Confronting 3 common financial fears

Learn how to manage ID theft, market volatility, and long-term care worries.

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Identity theft, market volatility, and paying for long-term care are three financial issues that concern most investors, often especially those nearing retirement. And while there's no silver bullet to ward off scammers, crashes, and care bills, it is important to start thinking about what you would do if faced with one of these scenarios. Here are some tips and general info to help you get started.

Identity Theft

Baby Boomers are connected and becoming more so all the time. At the same time, cyber crooks are increasingly trying to steal users' identities and money, ruining victims' credit scores in the process. Identity theft is epidemic: 17.6 million U.S. residents experienced identity theft in 2014.

Cyber thieves use email to phish for identifying information by promising riches or begging for help, and then ask for your checking account information, date of birth, and Social Security number. They also infect computers with viruses and spoofing programs in an attempt to get your personal information. Public computers are a goldmine for cyber criminals who try to trace your web visits. You can lower your chance of identity theft by changing online passwords frequently. Ensure your devices use up-to-date software that protects against viruses and malicious software. Use secure Wi-Fi networks for online activities, and clear your browsing history after using public computers. Never give information to anyone you don't know. Also be aware that agencies like the Internal Revenue Service will never ask for back taxes by phone.

If you become the victim of identity theft, notify your local police. Also inform the Federal Trade Commission at 1-877-ID THEFT (438-4338). Finally, contact the three major credit reporting agencies, the Social Security Administration, and any credit provider or bank affected.

Market Volatility

Investment volatility is another fear most retirement plan participants and investors experience. While time helps younger investors weather volatility, those nearing or in retirement may experience a bigger fright when markets rock and roll.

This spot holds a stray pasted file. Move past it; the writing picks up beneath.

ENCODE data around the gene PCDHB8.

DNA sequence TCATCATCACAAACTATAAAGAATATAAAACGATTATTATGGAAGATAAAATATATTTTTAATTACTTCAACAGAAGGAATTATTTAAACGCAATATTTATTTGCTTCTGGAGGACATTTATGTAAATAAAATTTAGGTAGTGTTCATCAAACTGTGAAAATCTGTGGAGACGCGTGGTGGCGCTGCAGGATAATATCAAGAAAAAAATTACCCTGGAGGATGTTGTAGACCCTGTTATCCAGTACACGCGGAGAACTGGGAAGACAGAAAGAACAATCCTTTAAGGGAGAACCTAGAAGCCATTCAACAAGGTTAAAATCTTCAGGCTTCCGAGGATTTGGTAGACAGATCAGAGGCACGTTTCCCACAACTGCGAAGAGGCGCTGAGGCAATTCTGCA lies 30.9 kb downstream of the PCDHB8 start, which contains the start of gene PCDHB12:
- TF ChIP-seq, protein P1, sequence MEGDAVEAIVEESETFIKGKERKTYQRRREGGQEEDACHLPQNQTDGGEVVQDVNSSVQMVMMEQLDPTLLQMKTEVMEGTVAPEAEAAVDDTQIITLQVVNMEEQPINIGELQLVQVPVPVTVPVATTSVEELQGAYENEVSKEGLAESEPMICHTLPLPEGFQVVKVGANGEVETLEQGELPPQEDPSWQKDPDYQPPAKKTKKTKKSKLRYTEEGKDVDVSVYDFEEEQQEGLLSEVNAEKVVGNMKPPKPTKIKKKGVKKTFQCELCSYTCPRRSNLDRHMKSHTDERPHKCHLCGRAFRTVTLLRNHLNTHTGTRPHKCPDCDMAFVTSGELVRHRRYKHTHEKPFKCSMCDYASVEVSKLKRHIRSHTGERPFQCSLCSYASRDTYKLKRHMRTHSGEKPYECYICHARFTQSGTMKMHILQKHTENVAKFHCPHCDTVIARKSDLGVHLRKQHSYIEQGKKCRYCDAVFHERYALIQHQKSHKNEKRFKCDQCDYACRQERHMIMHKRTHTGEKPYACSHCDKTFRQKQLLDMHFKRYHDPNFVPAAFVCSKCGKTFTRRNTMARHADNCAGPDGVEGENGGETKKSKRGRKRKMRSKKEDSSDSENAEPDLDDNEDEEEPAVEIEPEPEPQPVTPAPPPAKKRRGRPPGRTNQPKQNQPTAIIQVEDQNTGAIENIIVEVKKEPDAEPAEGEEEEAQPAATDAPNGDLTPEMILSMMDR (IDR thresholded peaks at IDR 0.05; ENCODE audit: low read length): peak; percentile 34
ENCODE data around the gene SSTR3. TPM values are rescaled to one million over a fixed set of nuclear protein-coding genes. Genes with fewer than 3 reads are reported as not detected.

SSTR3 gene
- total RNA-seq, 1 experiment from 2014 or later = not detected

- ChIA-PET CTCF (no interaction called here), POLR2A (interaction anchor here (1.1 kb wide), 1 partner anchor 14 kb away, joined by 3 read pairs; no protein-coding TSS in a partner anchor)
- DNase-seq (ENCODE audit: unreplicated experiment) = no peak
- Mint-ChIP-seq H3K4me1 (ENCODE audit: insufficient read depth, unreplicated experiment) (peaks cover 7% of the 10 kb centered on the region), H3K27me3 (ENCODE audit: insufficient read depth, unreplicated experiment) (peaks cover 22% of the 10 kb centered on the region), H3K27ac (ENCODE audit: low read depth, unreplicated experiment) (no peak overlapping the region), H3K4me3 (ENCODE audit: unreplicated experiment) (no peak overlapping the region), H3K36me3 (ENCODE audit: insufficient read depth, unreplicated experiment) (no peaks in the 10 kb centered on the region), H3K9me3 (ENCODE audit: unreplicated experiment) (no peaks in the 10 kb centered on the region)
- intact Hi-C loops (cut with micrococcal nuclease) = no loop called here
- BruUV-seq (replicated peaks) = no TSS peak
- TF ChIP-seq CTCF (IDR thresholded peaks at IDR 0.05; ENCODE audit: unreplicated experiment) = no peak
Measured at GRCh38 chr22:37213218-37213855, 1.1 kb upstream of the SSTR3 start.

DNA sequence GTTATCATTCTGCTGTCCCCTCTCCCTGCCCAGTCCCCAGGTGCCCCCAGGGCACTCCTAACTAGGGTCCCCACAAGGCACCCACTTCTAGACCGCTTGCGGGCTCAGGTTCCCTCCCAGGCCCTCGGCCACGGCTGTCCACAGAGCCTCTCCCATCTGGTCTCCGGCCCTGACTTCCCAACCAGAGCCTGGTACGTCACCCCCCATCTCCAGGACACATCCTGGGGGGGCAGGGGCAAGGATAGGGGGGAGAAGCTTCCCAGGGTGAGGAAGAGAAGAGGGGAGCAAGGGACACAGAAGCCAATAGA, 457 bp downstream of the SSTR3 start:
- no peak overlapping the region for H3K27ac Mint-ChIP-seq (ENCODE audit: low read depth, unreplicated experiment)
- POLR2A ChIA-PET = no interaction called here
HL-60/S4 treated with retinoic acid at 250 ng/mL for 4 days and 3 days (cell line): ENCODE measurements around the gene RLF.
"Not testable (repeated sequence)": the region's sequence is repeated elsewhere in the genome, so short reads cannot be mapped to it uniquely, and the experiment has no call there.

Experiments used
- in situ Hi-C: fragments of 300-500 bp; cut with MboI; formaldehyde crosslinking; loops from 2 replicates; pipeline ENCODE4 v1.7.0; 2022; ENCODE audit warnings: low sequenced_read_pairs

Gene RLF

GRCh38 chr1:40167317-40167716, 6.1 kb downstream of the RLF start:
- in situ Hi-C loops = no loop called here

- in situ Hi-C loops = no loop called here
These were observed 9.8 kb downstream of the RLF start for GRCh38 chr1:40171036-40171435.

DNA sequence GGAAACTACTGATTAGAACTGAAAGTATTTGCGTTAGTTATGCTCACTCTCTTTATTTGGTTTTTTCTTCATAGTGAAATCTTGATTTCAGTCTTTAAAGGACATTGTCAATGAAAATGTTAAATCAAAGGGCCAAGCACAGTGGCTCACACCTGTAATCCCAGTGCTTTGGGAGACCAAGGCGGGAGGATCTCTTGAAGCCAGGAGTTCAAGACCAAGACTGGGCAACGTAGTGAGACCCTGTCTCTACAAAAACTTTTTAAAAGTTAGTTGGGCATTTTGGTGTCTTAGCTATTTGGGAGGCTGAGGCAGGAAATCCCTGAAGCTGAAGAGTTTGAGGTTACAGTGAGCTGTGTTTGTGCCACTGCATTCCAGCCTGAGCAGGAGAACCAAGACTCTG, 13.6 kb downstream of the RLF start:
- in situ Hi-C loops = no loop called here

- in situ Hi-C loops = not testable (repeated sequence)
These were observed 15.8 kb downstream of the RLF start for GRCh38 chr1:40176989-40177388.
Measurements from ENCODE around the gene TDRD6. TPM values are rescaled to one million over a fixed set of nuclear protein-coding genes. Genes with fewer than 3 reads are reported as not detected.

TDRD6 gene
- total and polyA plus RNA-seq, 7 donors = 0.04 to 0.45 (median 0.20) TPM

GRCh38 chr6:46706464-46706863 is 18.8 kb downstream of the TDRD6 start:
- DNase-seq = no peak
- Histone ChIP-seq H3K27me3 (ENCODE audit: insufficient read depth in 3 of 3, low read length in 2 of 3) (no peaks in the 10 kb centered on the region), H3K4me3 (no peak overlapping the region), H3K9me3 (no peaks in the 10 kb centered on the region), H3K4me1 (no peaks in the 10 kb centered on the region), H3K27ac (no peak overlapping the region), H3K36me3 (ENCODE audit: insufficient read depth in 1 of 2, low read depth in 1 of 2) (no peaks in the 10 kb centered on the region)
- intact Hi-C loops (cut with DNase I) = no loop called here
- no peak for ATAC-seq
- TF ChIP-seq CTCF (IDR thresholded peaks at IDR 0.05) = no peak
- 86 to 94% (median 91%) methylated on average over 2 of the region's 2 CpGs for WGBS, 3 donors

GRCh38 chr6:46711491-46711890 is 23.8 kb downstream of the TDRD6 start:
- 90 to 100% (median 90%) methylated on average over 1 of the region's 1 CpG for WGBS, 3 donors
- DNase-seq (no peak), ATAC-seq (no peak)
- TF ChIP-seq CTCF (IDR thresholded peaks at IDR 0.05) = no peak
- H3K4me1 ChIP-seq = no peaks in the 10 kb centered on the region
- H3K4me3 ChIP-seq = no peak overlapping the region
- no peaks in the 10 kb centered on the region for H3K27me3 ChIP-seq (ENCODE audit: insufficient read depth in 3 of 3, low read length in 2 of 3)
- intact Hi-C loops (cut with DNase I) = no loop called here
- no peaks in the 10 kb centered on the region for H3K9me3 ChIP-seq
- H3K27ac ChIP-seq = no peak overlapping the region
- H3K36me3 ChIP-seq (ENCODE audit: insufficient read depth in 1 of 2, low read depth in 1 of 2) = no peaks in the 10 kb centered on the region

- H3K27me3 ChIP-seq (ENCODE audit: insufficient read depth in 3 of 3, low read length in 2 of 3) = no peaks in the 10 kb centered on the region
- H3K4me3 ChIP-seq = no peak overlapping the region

Keeping an all-cash portfolio may help you beat volatility, but it won't help you keep pace with price increases in future years. Some cash, however, may help reduce potential losses when markets fall. Use cash for living expenses instead of selling stocks at their low point; history shows markets typically rebound in time.

Down markets are especially hurtful to older investors, because they don't have as much time as younger investors to wait for a rebound. Reducing your equity investment withdrawal rate, especially if you have a defined benefit pension and other investments to tap, such as bonds, gives you more time to wait out volatility. Supplemental income through temporary work can do the same for you.

Try to resist reallocating all your assets during market volatility. If you diversified according to your time horizon, risk tolerance, and goals, a temporary downturn shouldn’t make you ditch all your equity investments or radically alter your portfolio’s composition.

Long-Term Care

Long-term care may be top-of-mind for retirees and near-retirees, because the need for this care increases with age. As you get older, it's in your best interest to understand what kind of care is available to you and to research the options that make the most sense for your personal and financial situation. Nursing home care is probably the first option that comes to mind, but there are other scenarios to consider (i.e., in-home care, outpatient services, etc.). And the ways to pay for this care vary almost as much as the care options themselves. Here are a few general terms to be aware of as you begin mapping out your plan:

  • Medicare covers a limited amount of care immediately following an illness or injury, regardless of income or assets.
  • Medicaid typically covers 100% of many long-term care costs, but only if you have little income and few assets.
  • Private long-term care insurance: This option might help you meet some or most related expenses. The best time to purchase this type of insurance is typically when you're 60 or younger. Certain health conditions that become common as we age can make coverage too expensive for some people and may even make the insurance unavailable to others. Beware of the cost and review policies carefully. You may find yourself paying out of pocket for some expenses even with a policy, so you'll need to plan carefully to cover those costs.
  • Other options: Consider any tax-deferred or tax-free savings opportunities you have for health care, such as a Health Savings Account (if you are eligible).

If you're ready to learn more and want and to start putting a long-term care plan in place, review these additional resources:

Be prepared

Concerns about identity theft, market volatility, or long-term care are legitimate—they are real issues retirees may have to tackle at some point in their journey. But being aware of your situation and the options available to you puts you in the best position possible to confront the future head on. Take the steps necessary to safeguard yourself where you can, put a plan in place where needed, and feel good knowing you have done everything you can to protect the lifestyle you've worked so hard for.

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Investing involves risk, including risk of loss.
The statements and opinions expressed in this article are those of the author. Neither Fidelity Investments nor your employer can guarantee the accuracy or completeness of any statements or data.

Fidelity Brokerage Services LLC, Member NYSE, SIPC, 900 Salem Street, Smithfield, RI 02917

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